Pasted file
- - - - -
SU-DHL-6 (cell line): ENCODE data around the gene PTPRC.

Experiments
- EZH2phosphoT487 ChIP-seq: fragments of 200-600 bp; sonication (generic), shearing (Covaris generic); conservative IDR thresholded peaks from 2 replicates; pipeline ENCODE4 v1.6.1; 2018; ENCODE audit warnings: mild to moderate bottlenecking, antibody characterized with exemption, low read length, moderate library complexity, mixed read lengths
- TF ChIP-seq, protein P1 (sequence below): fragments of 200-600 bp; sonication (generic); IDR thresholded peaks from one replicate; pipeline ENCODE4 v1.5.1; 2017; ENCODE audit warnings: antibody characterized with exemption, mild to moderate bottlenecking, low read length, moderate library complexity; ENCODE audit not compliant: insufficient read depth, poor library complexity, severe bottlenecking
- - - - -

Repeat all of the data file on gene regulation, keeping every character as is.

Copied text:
SU-DHL-6 (cell line): ENCODE data around the gene PTPRC.

Experiments
- EZH2phosphoT487 ChIP-seq: fragments of 200-600 bp; sonication (generic), shearing (Covaris generic); conservative IDR thresholded peaks from 2 replicates; pipeline ENCODE4 v1.6.1; 2018; ENCODE audit warnings: mild to moderate bottlenecking, antibody characterized with exemption, low read length, moderate library complexity, mixed read lengths
- TF ChIP-seq, protein P1 (sequence below): fragments of 200-600 bp; sonication (generic); IDR thresholded peaks from one replicate; pipeline ENCODE4 v1.5.1; 2017; ENCODE audit warnings: antibody characterized with exemption, mild to moderate bottlenecking, low read length, moderate library complexity; ENCODE audit not compliant: insufficient read depth, poor library complexity, severe bottlenecking